Size is the physical dimension, there is both actual and visual size of line, form or space. The visual size can be influenced not only by physical dimension, but by color and texture. Warm color seems large and dominating while cool colors appear to recede or be neutral. Rough texture will appear larger than a
smooth plane, a shiny texture will appear to have more weight than a matte finish. Placement of materials can affect visual size.
Texture is the surface quality of a material. It can be rough or smooth, coarse or fine, glossy or dull, hardor soft, shiny or matte. Rough, coarse textures make areas appear heavier, smooth or shiny textures make areas appear larger. Since light is reflected from the entire surface colors can appear stronger.
Coarse textures are weak and dull. Textures can modify form and color. Contrasting textures add interest to a design.
Pattern is the silhouette outline of the design as well as the inner outline formed by the placement of theplant materials and the shapes of the plant material themselves and other components of the design. Plant material, containers, and other components form a pattern of completed design when they have been combined into an overall pattern or silhouette.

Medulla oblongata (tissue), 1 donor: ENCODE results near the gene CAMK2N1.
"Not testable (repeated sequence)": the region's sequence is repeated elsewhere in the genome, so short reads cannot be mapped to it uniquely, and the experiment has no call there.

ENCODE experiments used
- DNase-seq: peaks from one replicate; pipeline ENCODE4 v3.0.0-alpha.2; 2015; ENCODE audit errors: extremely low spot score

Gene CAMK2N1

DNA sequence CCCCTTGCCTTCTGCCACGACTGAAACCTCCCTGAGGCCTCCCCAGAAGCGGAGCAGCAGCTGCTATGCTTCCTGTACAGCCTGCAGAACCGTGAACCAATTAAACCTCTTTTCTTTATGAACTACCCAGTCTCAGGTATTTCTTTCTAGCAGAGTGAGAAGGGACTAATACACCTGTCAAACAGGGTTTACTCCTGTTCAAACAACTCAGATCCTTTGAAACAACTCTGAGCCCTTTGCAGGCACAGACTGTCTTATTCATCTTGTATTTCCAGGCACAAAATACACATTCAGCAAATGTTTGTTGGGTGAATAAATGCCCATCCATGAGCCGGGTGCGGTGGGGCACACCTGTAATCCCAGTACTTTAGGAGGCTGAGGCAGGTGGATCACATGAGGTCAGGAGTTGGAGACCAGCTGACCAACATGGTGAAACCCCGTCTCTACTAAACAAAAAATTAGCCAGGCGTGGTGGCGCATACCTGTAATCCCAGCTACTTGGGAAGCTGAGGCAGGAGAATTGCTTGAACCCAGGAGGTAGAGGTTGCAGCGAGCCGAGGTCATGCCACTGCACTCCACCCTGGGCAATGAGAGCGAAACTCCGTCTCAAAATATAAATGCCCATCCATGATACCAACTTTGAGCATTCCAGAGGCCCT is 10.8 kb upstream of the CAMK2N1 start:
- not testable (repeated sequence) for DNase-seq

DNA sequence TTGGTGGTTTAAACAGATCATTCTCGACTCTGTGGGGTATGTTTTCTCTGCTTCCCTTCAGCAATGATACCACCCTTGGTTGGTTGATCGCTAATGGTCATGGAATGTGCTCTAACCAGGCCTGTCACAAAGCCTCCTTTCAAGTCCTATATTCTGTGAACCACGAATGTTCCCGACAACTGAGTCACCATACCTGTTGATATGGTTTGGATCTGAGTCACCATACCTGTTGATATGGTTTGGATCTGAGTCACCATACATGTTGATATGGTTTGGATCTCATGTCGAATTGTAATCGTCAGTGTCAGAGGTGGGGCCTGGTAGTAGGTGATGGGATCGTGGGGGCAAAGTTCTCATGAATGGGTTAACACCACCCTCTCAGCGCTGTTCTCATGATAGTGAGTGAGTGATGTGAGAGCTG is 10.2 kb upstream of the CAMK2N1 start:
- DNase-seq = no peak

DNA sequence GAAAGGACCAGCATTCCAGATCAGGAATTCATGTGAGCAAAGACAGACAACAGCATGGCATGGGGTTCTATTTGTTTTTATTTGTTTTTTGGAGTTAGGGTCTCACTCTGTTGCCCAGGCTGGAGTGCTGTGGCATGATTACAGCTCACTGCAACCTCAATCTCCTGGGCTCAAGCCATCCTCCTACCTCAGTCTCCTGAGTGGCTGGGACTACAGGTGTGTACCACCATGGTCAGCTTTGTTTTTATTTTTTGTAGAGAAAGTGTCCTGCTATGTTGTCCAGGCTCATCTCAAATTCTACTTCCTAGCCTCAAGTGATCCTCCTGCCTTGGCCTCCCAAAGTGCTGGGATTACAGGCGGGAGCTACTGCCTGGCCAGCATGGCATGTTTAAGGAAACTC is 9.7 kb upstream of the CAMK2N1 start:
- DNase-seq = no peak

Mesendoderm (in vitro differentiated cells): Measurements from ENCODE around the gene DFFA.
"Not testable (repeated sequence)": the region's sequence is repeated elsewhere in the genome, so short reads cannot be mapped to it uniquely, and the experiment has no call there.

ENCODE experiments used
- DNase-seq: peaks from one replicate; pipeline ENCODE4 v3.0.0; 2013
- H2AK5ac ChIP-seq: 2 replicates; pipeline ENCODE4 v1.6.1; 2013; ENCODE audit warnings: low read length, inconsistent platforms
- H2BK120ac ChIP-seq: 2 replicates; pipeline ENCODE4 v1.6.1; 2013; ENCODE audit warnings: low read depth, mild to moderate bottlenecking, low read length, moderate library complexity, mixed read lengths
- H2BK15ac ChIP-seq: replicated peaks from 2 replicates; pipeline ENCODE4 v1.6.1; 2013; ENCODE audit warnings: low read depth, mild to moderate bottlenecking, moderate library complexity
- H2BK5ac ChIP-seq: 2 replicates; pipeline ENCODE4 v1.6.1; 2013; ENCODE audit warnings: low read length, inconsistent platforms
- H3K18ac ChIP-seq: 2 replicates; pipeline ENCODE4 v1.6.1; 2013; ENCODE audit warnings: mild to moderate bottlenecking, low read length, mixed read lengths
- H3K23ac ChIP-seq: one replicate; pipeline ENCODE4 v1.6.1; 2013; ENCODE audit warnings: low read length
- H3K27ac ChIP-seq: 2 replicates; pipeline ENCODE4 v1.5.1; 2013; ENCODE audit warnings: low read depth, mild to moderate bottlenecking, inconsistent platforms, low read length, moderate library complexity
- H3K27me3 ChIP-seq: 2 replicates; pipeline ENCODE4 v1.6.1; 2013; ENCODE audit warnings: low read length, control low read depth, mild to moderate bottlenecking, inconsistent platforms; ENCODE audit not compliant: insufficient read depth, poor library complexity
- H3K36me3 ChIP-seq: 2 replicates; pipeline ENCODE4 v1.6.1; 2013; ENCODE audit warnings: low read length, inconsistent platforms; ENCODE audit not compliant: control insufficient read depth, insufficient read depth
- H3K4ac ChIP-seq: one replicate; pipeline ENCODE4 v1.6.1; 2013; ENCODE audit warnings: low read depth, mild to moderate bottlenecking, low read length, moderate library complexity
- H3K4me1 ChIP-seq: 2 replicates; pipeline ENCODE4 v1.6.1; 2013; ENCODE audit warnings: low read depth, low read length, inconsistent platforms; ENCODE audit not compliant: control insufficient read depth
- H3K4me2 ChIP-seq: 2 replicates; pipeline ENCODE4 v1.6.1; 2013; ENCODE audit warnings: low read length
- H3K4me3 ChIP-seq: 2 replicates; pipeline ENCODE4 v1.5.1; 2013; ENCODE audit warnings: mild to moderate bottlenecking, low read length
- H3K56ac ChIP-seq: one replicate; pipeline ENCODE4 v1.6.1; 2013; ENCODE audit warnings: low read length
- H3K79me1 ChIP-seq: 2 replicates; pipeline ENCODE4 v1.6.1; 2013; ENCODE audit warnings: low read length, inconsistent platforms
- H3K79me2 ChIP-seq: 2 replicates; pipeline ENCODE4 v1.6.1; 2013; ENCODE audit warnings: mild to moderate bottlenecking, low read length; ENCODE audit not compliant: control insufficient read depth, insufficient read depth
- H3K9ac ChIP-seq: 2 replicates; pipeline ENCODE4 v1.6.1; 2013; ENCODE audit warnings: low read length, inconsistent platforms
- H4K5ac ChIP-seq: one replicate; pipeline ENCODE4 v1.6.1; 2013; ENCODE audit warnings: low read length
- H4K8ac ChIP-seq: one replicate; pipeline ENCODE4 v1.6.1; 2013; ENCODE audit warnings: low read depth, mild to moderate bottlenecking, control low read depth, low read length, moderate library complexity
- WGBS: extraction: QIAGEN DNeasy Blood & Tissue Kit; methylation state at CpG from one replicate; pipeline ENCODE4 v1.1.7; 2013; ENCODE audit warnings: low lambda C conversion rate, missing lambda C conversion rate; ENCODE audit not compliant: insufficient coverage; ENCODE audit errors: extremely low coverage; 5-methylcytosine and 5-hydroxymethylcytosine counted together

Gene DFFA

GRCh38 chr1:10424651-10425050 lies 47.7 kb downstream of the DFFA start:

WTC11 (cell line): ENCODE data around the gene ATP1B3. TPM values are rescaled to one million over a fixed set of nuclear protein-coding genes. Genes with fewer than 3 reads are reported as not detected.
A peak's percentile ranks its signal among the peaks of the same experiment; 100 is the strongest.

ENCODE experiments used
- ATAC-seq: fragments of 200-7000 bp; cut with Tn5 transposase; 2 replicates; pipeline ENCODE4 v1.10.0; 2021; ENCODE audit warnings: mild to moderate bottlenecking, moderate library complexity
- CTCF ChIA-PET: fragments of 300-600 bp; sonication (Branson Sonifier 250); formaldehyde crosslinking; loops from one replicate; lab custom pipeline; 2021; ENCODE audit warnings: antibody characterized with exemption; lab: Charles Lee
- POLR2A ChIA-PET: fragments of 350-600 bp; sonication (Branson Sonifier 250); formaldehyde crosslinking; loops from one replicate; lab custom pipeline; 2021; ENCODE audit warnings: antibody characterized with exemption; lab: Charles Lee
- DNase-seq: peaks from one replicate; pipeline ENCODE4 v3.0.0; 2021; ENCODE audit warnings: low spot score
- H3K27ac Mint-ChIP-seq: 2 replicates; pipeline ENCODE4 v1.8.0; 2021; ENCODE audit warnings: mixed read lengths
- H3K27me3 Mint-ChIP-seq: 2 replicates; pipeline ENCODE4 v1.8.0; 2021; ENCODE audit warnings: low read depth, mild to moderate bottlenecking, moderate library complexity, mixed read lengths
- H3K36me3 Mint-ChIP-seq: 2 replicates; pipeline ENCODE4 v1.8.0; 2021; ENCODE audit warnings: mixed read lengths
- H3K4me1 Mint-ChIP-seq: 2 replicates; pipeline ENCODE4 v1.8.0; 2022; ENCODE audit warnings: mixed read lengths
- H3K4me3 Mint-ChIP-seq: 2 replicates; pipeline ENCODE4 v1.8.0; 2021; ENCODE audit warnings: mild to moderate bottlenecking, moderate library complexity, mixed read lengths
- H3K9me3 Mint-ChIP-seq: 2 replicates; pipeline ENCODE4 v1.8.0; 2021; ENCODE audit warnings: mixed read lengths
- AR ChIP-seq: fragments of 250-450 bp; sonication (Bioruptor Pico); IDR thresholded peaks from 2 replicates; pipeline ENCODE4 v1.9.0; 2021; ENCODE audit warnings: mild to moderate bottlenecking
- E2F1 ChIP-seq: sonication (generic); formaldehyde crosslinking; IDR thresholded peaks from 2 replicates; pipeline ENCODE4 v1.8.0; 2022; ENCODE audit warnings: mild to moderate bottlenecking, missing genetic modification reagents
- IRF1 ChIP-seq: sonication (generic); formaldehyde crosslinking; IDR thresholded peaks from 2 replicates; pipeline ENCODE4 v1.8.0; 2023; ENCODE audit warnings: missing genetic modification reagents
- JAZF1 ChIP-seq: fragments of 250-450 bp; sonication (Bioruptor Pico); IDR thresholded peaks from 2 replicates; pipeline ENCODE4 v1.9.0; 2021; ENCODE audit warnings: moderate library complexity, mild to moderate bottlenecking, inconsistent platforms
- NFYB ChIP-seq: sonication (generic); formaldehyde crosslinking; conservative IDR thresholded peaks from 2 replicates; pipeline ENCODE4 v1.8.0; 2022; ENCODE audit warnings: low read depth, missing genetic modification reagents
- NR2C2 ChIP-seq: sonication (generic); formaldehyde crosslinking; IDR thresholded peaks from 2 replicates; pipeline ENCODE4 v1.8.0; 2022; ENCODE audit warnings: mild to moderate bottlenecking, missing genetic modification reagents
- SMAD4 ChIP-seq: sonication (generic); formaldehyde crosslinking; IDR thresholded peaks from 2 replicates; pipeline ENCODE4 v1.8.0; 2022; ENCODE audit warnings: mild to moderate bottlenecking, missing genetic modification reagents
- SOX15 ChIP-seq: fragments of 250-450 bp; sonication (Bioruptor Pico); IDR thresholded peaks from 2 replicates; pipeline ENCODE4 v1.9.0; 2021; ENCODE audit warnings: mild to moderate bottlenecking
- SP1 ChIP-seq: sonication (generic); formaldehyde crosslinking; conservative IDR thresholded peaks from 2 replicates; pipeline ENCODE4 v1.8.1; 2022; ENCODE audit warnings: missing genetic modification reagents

Color is the most important element in a design. Color is the visual response to reflected light rays and triggers emotional response as well. Hue is the name of a color. Each color has two physical properties. Value is a color’s lightness and darkness. Tint is a light value, the result of adding white to the hue. Shade is a dark value, the result of adding black to the hue. Chroma is the brightness or dullness of a hue. Tone is color with neutral gray or complimentary color added. The primary colors are red, yellow and blue. All other colors can be created from these three primary colors. Secondary colors are orange,
green and violet. Intermediate colors are blue-green, red orange, and yellow- green. Neutral colors are black, white and gray. Advancing or stimulating colors are the yellows through orange and red. Receding colors are cool green through blue to violet. Colors are used to suggest feelings, emotions,
moods and ideas through association. Contrasting colors may provide stimulus or excitement.
PRINCIPLES OF DESIGN
The principles of design which govern good planning of arrangements are the governing principles of all
visual art. The principles of design are balance, dominance, contrast, rhythm, proportion and scale. These six principles are the basic standards that govern most of our designs.